Privacy and Pampering at Cruising Altitude
added: 11.26.2013, by Mike Spinney
In the fall of 1999, when adding an e or a .com to your company name was all it took to become an overnight success and we were all spending giddily at the behest of sock puppets, I was on a plane to New Orleans on business and I happened to find myself promoted to first class. I’m not boasting. It’s the only time I’ve ever flown on the swell side of the curtain, and the upgrade afforded me an experience that turned out to be a valuable lesson in privacy—and in the importance of being aware of surroundings.
Among the lucky passengers luxuriating with me in the enveloping comfort of leather and leg room was a team of marketing executives who worked for one of the two largest parcel delivery services. As soon as the captain had announced we’d reached cruising altitude, this team sprang into action, pushing aside a brace of complementary cocktails to gather around the laptop computer that the alpha-dog had opened atop his tray table.
I was cozied in the aisle seat across and one position behind them. When the in-flight masseuse removed the hot towel draped across my face to commence a deep muscle manipulation on my taut shoulders I realized that I had a perfect view of their computer screen and, when I wasn’t groaning in tension-releasing delight, I could hear every word spoken in the impromptu strategy meeting that was unfolding before me.
Despite being distracted by a Brazilian cabin boy’s tempting offer of a deliciously seasoned assortment of fire roasted wild game, I could tell that, for the team in front of me, the journey was not as enjoyable. One page of their PowerPoint (Really? In first class? How gauche.) showed a graph with a big red arrow pointing in a decidedly downward direction. The next page displayed a pie chart with a thin, harsh crimson sliver entitled “Us” and the remainder a pleasant Kelly green entitled “Them.”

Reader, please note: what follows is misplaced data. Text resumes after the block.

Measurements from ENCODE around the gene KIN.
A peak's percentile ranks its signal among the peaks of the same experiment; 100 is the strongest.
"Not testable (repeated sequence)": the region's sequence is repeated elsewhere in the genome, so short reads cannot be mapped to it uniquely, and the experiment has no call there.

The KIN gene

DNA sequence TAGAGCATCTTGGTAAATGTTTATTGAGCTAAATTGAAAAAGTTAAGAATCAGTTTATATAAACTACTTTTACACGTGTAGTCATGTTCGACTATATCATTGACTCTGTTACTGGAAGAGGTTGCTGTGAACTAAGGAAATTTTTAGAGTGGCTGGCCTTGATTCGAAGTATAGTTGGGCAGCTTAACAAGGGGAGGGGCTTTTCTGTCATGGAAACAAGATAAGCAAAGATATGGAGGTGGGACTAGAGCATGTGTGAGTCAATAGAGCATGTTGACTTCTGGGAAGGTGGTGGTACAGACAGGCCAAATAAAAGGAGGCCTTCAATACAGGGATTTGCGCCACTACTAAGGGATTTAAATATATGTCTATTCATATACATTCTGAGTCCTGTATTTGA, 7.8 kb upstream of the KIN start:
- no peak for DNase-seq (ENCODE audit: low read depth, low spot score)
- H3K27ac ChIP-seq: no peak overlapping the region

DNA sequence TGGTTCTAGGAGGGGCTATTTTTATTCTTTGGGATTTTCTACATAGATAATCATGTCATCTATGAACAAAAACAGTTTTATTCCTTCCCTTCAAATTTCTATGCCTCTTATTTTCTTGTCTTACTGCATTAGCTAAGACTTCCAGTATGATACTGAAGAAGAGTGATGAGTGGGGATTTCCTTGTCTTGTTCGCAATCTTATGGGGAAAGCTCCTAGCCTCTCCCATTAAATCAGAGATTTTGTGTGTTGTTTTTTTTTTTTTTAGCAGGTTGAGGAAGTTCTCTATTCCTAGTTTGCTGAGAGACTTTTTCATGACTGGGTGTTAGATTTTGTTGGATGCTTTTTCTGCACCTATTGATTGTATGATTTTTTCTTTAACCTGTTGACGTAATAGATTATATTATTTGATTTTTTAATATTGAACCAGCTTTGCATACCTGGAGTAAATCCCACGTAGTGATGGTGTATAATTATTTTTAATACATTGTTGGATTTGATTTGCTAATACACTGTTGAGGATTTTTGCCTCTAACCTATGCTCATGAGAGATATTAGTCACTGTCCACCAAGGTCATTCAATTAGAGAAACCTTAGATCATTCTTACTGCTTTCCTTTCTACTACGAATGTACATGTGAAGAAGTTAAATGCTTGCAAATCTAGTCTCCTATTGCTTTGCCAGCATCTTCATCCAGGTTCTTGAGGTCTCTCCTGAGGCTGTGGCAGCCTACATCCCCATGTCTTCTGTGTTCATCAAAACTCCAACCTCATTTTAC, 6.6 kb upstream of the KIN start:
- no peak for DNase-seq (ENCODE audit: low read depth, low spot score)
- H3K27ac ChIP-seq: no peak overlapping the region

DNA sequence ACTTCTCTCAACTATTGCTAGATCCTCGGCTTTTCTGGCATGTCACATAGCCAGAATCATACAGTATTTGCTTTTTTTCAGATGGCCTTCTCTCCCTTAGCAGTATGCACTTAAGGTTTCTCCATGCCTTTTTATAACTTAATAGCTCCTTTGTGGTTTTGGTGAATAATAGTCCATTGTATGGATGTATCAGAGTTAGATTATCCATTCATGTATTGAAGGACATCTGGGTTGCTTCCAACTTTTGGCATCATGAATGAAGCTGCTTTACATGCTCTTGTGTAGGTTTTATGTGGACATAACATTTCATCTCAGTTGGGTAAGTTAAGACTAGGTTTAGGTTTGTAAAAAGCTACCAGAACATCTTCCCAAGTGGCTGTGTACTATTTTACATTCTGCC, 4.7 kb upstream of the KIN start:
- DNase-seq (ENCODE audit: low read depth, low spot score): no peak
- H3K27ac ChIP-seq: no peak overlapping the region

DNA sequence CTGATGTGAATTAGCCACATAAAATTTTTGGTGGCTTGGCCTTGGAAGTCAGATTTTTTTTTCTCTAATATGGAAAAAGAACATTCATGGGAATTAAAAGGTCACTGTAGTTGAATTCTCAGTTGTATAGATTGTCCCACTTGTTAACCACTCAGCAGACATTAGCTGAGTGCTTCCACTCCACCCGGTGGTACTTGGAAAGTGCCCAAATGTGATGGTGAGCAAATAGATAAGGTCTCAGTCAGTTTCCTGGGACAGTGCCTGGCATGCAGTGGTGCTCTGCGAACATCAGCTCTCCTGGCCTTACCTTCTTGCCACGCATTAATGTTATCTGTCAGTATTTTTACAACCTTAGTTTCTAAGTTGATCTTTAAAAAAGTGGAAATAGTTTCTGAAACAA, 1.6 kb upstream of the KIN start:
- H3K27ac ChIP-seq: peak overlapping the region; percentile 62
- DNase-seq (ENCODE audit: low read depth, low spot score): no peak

They mumbled clichéd phrases like “we’ve lost first-mover advantage” and “it’s time to take a 30,000 foot view” and “we need to go after low-hanging fruit.” And when my pampered ears could take no more of their philistine grunting, I called for the steward to pour me a snifter of 25 year old Laphroaig, neat, and allowed the gently smoky liquid to languish on the back of my tongue as a buxom, Cuban señora hand-rolled a double corona, placed it gently between my lips, and struck a match.
Meditating in the aromatic cloud that enveloped me, I could not believe my great good fortune, plotted my next move, then dialed my phone.
“Reginald? It’s Mike. I need you to sell my entire position in [Company X]. Yes, I know, but I’ve just been made privy to some information that suggests a change in their fortunes. Liquidate every share. In fact, I want out of Apple, too. I don’t see much more upside. Where to? Pets.com. Oh, to the devil with you and your tulip bulbs, Reginald. I’ve seen the future.”
Wait… there was supposed to be a lesson in here about privacy, wasn’t there?